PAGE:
An Evening With Donald Trump’s Conspiracy-Oriented Supporters

An Evening With Donald Trump’s Conspiracy-Oriented Supporters

This core group believes strongly the system is rigged and that we’ve exhausted all possibilities of working within it. So the system needs to be broken.
Megan G. Oprea
By

CLEVELAND — On the first day of the Republican National Convention, some of Donald Trump’s most die-hard fans gathered together at an America First rally to celebrate the man they think can fix what ails America. This core group believes strongly the system is rigged and that we’ve exhausted all possibilities of working within it. So the system needs to be broken.

This is a major part of Trump’s appeal—ripping things apart, breaking the system, exposing the fissures. One man I spoke with at the event described Trump as creating a third party by splitting the GOP. Something new was being born out of something old and decrepit.

One group of men told me they’re mad about Republican cronyism. Others said they’re pro-Trump because he’s not indebted to foreign governments, corporations, or lobbyists—unlike Hillary Clinton, who one day, according to a supporter, will be asked to repay those debts in the form of political favors.

Of course, Trump supporters have no lack of fuel for feeling this way, especially given Hillary’s sham FBI investigation. Trump supporters at the event wore shirts that read “Hillary for Prison,” and there was just as much anti-Hillary propaganda as there was pro-Trump regalia.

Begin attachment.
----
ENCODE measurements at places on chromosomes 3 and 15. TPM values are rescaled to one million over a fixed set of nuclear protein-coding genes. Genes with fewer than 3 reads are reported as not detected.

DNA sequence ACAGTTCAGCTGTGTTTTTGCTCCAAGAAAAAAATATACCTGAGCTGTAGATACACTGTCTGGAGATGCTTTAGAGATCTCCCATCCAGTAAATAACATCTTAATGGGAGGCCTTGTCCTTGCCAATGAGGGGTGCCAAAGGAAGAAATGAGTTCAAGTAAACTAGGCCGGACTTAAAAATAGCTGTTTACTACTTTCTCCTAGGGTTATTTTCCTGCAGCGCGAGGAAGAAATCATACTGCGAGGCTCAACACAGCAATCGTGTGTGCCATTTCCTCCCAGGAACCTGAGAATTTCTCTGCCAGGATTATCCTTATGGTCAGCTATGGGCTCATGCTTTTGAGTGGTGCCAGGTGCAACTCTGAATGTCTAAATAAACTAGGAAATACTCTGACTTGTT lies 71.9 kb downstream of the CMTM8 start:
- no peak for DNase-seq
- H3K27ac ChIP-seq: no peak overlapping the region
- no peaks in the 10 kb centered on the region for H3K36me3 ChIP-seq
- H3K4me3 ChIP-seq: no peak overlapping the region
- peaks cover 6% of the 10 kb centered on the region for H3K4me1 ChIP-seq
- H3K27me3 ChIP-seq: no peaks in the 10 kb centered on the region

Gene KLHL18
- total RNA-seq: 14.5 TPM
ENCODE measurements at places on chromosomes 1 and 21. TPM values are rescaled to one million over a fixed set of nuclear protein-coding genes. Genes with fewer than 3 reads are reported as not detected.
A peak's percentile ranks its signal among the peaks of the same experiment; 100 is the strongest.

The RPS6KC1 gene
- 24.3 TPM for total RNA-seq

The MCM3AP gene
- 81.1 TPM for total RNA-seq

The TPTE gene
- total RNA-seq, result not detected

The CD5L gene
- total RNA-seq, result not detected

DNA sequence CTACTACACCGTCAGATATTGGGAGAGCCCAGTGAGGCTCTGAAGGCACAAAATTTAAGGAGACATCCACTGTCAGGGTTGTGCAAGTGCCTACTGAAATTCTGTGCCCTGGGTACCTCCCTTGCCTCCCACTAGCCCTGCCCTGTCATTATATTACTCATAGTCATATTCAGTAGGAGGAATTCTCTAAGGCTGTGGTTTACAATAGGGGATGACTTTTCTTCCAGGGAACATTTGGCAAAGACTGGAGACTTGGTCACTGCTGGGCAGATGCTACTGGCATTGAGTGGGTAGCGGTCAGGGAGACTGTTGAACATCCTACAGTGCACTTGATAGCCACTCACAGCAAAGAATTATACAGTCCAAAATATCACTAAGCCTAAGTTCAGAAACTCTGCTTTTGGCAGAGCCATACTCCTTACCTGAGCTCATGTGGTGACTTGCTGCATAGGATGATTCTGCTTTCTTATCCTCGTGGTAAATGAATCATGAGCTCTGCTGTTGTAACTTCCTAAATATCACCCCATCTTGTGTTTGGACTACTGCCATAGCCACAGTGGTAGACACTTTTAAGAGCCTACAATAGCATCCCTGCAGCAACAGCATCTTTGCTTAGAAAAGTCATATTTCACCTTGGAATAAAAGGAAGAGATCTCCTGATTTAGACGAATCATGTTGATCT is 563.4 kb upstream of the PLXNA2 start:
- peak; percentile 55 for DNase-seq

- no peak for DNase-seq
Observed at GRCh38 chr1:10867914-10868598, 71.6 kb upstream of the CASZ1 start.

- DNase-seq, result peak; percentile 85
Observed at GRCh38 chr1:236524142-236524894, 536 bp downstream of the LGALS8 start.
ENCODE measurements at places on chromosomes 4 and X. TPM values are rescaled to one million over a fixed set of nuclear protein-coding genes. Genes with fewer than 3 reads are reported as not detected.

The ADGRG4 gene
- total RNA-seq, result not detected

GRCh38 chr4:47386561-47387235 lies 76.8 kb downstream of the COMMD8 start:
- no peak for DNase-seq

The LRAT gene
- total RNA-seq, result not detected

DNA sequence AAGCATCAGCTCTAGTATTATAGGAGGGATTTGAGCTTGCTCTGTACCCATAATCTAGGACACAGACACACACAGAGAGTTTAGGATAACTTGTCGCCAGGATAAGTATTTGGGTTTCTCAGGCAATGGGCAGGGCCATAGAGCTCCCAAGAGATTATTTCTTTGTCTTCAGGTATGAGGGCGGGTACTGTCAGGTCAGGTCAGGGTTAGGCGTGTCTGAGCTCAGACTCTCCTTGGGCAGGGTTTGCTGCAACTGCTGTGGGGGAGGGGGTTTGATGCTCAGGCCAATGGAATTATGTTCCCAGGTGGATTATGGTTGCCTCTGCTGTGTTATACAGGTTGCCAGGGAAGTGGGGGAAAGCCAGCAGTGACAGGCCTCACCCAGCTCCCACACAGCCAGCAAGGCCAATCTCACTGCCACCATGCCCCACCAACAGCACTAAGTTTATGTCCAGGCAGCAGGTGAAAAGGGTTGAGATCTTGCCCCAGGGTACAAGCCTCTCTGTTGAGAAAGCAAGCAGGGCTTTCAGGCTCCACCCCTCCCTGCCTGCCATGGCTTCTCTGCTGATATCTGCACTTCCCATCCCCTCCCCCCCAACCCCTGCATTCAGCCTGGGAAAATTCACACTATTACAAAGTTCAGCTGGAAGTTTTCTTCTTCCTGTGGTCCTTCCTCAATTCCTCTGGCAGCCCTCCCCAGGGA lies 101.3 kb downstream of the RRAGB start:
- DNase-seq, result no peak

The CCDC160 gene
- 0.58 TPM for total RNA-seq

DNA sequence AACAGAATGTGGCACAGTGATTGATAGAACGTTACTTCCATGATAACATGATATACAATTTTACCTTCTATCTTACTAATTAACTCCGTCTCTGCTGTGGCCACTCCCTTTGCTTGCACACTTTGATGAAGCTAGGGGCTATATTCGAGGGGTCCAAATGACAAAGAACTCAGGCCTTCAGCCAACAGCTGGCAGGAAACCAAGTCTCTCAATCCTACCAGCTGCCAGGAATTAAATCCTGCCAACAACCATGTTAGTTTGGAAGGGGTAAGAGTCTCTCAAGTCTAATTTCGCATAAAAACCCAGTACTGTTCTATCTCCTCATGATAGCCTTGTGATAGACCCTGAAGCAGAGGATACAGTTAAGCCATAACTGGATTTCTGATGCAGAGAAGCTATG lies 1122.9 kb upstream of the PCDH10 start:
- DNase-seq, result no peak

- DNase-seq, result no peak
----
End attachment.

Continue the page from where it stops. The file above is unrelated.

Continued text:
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Bringing the Fringe Mainstream

But it’s not just frustrations with party politics, lying politicians, and backroom deals. The Trump rally included many members of the Alex Jones faction of Trump supporters, who are worried about the globalism conspiracy and want someone to get to the bottom of what really happened on 9/11. They like Trump because he’s putting issues like these on the map, issues that up until now have been left out of the mainstream. According to some young men I spoke with, Trump has the power to control the narrative in American politics in a way not possible before.

The conspiracy theory presence isn’t surprising given that the rally, organized by Citizens for Trump, featured speakers like Roger Moore and Jones, who runs the conspiracy site Infowars. Moore compared the Trump movement to the transformational power of Barry Goldwater, while Jones, in his typical manner, riled up the crowd like a fiery preacher on Sunday. But rather than Jesus Christ, Jones was preaching the gospel of Trump, the man who would confirm all Jones’ conspiracy theories. The crowd responded enthusiastically.

Attendees at the rally said the pledge of allegiance, sang the “Star Spangled Banner,” and chanted “Make America Great Again,” doubling down on co-opting all things American for the party of Trump. This was accented by a woman singing about Trump in a way that sounded like the sort of evangelical praise and worship songs heard in many megachurches across the country.